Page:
With Artisanal Dead, Let’s Move on to Homemade
Reader Jeremy P. recently helped me understand a bit more about how high-end saxophones are made. He was responding to my recent flowchart test that used musical instruments to determine when an instrument maker can apply the artisanal designation. Jeremy’s point was that automation has improved saxophones: many high end makers use computer-aided technology to determine precision tuning. Can we begrudge them an automated process if it results in a superior product? Certainly not. Again, as long as automation is not facilitating mass production, we’re still on the chart.
Now, let’s apply Jeremy’s question to something more commonplace: how much automation can we allow and still call an item homemade? We throw around the word homemade far more often than we use artisanal, so this discussion should be even more juicy.
The question, again, is one of definition. What does homemade mean? For starters, it must be made at home. This ought to be obvious, but it’s not. For example, why do restaurants routinely call their food homemade? That can’t possibly be true. (More fascinating is that diners don’t object–but I digress.)
Second, a homemade thing must be made by hand. We can say this because homemade can be used as a synonym for hand-crafted. People who use the term hand-crafted to describe their item may not like the comparison because homemade bespeaks a sense of homeyness or crude, even slip-shod construction; but, it can also mean made from scratch and made by oneself and this gives the word a sense of ingenuity and self-sufficiency.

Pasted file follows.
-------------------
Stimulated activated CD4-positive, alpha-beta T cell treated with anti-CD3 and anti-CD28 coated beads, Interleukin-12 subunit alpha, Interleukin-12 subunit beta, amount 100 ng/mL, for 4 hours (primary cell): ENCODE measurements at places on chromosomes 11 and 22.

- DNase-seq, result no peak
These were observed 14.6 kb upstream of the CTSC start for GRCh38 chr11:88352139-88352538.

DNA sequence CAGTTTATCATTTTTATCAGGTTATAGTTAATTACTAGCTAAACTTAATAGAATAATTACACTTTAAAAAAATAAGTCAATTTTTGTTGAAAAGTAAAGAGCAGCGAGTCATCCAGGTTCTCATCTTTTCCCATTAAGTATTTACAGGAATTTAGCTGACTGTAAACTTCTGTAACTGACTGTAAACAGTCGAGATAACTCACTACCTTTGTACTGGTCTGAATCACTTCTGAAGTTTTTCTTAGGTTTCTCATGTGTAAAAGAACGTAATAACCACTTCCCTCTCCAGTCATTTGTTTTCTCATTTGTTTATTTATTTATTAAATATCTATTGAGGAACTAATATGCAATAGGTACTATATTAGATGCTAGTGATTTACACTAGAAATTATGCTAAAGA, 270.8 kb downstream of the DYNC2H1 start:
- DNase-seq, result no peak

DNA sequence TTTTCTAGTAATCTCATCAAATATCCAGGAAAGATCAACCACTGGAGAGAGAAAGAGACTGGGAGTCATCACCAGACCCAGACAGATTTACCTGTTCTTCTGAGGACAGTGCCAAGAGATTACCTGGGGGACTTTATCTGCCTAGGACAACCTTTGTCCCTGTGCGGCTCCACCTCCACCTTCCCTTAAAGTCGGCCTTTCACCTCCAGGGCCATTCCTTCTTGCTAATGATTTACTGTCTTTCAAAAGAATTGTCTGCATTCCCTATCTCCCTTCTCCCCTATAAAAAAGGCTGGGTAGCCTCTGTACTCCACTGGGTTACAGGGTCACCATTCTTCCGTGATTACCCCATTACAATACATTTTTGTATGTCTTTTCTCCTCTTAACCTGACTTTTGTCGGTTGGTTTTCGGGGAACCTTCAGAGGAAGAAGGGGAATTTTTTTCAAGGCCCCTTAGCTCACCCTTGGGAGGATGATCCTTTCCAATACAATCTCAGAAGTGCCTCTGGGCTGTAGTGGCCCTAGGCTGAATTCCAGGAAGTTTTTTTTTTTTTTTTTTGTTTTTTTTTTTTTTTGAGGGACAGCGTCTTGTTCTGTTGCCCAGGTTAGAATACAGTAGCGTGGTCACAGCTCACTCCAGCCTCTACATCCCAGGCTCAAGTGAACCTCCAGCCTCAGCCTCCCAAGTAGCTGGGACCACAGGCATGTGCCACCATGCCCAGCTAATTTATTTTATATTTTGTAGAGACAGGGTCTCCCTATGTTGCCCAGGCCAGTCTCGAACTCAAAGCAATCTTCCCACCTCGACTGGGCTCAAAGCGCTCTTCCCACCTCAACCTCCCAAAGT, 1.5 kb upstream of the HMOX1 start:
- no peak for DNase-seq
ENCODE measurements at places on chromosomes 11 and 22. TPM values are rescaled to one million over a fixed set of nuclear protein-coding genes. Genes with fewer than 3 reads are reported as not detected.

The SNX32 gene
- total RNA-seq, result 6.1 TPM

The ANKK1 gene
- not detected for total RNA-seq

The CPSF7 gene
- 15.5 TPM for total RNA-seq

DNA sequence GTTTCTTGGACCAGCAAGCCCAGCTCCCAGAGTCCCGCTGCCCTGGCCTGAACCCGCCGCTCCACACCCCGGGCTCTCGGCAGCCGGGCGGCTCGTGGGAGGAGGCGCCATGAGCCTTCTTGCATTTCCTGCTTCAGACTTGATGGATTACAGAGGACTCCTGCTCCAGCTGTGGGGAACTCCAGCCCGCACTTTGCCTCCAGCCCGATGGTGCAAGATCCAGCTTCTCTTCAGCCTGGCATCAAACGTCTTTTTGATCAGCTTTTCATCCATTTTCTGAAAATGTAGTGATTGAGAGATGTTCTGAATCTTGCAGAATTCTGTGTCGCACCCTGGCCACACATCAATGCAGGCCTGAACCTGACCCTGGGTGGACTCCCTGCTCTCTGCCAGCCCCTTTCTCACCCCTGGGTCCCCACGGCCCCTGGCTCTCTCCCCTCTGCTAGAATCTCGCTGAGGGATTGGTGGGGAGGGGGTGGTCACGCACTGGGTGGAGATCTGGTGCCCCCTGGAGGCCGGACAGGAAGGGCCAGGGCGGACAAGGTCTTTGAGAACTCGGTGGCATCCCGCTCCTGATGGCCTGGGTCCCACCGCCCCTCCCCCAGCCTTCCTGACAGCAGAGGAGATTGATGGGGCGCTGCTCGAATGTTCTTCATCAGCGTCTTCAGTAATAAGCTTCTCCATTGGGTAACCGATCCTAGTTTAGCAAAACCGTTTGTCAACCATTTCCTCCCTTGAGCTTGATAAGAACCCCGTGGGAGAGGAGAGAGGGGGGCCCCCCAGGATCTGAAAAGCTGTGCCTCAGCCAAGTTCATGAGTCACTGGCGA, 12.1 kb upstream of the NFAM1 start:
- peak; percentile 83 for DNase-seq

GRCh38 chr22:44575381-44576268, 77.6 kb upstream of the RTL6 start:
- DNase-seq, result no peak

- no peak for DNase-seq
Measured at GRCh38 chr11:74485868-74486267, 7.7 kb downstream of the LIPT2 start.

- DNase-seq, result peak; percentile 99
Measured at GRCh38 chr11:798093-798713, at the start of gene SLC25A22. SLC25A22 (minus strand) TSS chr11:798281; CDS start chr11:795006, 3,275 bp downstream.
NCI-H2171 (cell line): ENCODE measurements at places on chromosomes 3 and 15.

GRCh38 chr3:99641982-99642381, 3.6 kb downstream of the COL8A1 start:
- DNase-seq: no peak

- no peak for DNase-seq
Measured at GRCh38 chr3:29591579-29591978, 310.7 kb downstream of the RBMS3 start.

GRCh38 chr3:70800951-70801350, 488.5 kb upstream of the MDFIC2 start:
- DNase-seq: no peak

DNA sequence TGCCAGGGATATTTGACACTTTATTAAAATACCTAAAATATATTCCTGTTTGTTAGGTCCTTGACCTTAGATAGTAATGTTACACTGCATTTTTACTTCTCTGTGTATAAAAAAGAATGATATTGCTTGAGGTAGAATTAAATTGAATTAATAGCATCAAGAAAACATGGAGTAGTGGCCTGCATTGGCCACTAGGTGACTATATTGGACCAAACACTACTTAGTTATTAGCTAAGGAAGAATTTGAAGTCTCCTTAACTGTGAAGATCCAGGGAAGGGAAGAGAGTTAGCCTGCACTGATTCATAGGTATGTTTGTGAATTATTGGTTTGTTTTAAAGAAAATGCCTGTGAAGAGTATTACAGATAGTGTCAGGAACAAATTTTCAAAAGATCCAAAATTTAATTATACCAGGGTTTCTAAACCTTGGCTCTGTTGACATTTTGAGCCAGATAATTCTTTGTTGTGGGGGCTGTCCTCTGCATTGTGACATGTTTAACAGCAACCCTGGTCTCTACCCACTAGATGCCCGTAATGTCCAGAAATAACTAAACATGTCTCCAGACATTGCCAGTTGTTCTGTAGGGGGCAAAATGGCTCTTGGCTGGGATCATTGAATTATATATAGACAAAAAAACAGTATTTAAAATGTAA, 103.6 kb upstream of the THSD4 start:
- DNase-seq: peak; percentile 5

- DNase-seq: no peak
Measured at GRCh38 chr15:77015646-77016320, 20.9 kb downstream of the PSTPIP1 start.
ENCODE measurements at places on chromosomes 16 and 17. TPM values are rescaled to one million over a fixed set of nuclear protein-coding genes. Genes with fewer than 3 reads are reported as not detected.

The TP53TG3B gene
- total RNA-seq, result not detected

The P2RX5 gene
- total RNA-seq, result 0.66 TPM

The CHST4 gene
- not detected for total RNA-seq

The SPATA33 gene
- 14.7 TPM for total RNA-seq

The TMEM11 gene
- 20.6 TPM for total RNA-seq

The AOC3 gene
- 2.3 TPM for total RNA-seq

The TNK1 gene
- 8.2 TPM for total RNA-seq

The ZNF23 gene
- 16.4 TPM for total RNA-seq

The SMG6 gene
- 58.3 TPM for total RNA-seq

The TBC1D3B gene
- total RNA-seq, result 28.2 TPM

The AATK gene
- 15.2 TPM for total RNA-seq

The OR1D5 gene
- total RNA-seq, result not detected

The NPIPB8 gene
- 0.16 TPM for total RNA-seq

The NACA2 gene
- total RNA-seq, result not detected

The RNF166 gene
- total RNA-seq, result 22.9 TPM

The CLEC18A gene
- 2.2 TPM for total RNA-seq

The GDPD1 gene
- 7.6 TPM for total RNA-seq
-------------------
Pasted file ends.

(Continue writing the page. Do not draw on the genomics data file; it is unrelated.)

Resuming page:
The made-by-hand requirement, however, is also where the trouble begins. Especially today, automation is almost impossible to overcome. To show just how difficult it is to avoid, consider baking. Most people who bake do not mill their own flour. They use store-bought flour that was mass produced using automation. Nor do they make their own butter or harvest their own sugar. But few people would object to calling a cake made in a kitchen homemade. In fact, many people would be pleased to call a cake from a mix homemade.
We just don’t live in a world that will allow us to mill our own flour or churn or own butter. With a few exceptions, we just don’t have the time or the resources. We did once, and this indicates to me that the definition has shifted. Maybe not when a person bought the first bag of milled flour. That moment was probably a celebration of survival. But that first cake mix must have been a threat. Is a box cake a real cake?
Once, this was a big deal. Today, we think nothing of it. Homemade is a shifting target, and that’s why restaurants can claim it for their own. Just like artisanal, we no long know what it means.
I don’t know about you, but I find this slippage exasperating. Too much arbitrary shift.